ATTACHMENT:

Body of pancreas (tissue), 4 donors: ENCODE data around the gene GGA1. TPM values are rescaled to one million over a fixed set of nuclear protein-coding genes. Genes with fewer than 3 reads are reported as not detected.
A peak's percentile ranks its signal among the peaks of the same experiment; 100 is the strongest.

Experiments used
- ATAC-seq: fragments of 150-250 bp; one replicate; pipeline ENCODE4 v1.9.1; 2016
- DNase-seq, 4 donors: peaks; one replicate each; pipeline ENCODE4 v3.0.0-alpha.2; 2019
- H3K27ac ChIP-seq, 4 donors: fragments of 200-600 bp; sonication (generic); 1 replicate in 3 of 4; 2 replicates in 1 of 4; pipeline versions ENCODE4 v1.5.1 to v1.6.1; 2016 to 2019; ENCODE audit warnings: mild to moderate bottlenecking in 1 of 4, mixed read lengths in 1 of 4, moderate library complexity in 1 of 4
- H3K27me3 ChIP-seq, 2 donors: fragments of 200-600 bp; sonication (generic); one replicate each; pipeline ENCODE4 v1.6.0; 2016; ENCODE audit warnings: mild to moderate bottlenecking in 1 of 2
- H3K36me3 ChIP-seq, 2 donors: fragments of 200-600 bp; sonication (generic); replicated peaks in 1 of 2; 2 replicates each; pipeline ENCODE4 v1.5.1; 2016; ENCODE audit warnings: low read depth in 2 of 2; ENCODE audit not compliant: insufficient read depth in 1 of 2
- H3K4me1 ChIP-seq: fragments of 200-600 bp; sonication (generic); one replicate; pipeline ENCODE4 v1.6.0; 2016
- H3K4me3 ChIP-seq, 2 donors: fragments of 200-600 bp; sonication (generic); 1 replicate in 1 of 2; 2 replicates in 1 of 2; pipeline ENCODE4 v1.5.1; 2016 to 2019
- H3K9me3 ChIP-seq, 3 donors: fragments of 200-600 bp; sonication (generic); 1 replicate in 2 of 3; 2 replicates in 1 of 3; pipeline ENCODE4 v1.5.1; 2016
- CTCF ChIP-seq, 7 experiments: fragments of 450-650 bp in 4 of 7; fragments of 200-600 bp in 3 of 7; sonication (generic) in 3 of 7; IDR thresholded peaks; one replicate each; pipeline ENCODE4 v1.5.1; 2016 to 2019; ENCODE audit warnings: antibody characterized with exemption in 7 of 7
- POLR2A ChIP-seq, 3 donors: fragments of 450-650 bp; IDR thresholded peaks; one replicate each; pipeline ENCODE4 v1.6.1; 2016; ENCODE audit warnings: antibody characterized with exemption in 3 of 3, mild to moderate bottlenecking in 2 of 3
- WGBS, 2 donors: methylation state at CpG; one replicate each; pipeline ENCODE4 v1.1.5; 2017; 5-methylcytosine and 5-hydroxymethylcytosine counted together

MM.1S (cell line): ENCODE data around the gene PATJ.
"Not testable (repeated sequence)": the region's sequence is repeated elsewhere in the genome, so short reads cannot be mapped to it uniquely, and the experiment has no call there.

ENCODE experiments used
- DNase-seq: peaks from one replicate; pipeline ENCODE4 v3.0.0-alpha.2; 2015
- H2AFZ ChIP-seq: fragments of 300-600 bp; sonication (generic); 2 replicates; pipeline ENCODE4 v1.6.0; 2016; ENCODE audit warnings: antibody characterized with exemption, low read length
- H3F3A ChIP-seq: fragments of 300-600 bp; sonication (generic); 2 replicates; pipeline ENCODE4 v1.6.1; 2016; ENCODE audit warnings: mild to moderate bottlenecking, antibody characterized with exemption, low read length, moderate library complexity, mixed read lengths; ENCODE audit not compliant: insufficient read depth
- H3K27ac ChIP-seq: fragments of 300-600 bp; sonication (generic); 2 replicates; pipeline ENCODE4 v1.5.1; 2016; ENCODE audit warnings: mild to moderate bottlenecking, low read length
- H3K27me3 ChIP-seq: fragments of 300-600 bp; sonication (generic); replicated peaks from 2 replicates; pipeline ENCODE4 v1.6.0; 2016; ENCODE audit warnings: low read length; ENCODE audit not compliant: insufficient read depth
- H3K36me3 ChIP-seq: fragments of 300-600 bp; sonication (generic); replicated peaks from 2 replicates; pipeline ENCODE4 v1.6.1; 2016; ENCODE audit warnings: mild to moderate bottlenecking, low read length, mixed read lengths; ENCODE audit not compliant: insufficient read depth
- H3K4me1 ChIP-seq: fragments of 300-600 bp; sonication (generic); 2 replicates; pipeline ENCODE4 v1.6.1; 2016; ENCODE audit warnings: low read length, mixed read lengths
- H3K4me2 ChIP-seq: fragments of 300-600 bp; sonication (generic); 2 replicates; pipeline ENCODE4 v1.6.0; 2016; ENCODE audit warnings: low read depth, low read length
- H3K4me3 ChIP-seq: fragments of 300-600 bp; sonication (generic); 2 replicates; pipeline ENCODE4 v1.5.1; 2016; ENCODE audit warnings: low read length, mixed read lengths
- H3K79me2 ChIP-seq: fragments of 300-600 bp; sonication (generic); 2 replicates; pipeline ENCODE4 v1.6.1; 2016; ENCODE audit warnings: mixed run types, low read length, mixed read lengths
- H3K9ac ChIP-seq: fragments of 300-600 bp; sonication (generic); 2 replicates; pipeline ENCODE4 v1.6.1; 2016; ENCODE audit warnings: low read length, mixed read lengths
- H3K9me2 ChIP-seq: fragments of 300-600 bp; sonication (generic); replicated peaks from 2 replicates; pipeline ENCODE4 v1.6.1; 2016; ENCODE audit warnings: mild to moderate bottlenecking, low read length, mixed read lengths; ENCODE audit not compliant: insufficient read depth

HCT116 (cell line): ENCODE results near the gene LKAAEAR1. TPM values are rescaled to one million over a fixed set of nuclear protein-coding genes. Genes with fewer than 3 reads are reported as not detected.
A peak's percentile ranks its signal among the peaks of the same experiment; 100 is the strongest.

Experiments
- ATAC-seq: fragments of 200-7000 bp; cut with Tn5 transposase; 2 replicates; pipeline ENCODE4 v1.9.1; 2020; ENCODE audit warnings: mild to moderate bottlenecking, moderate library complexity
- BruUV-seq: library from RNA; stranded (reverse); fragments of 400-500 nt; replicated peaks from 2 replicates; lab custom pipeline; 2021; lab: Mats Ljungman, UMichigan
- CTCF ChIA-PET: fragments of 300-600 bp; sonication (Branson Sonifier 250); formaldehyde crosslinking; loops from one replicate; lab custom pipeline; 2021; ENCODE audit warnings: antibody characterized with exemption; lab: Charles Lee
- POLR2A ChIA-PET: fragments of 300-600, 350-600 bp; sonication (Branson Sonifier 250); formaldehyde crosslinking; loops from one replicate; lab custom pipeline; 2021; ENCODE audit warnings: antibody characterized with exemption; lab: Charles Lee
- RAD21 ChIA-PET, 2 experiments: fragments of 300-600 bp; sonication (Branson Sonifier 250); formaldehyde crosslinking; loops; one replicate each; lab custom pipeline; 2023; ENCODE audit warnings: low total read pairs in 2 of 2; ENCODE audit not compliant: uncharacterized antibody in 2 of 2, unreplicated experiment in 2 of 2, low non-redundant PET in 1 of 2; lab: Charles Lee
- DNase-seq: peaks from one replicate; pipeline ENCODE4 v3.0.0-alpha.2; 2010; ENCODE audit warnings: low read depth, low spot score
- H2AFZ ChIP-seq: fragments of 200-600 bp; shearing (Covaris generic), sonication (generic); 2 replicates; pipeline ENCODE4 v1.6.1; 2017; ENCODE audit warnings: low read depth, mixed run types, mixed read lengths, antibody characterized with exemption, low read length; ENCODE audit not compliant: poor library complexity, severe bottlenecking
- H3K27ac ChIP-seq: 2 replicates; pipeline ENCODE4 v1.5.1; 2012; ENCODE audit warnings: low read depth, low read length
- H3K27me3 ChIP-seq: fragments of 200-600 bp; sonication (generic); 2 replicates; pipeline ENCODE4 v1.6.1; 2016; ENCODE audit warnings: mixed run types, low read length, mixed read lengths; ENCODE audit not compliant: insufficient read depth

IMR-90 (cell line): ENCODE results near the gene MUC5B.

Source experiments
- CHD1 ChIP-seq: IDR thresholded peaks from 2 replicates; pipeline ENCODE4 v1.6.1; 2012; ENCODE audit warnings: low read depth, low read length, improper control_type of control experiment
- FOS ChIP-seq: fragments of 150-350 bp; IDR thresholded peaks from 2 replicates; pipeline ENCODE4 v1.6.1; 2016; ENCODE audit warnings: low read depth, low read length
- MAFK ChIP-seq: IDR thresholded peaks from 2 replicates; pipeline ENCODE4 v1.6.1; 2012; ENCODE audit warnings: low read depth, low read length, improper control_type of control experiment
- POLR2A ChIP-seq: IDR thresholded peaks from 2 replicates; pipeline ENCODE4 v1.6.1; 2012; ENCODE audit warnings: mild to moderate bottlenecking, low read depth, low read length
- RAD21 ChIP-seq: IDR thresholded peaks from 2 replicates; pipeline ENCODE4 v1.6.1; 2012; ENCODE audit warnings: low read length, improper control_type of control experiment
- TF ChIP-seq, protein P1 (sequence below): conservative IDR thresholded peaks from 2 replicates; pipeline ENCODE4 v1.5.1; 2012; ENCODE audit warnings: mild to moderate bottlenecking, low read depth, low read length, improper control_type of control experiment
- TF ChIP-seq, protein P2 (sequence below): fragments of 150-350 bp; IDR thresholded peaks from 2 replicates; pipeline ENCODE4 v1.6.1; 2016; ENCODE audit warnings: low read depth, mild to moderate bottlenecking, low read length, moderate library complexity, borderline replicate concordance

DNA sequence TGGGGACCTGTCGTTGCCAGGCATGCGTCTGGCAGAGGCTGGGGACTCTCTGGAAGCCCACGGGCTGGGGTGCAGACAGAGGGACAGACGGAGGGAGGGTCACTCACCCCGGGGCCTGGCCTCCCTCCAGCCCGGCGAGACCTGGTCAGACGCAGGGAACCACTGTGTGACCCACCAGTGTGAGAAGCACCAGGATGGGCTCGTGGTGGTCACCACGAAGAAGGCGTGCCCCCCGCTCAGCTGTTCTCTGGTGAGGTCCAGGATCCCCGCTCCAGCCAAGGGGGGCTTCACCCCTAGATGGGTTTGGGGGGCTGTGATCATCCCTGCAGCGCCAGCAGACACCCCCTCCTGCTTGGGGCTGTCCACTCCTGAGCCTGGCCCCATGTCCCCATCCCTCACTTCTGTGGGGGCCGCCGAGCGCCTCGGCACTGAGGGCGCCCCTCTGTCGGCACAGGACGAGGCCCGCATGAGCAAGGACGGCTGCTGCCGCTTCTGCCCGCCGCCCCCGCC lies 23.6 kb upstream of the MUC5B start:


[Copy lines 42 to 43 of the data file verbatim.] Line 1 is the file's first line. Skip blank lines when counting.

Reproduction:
IMR-90 (cell line): ENCODE results near the gene MUC5B.

Source experiments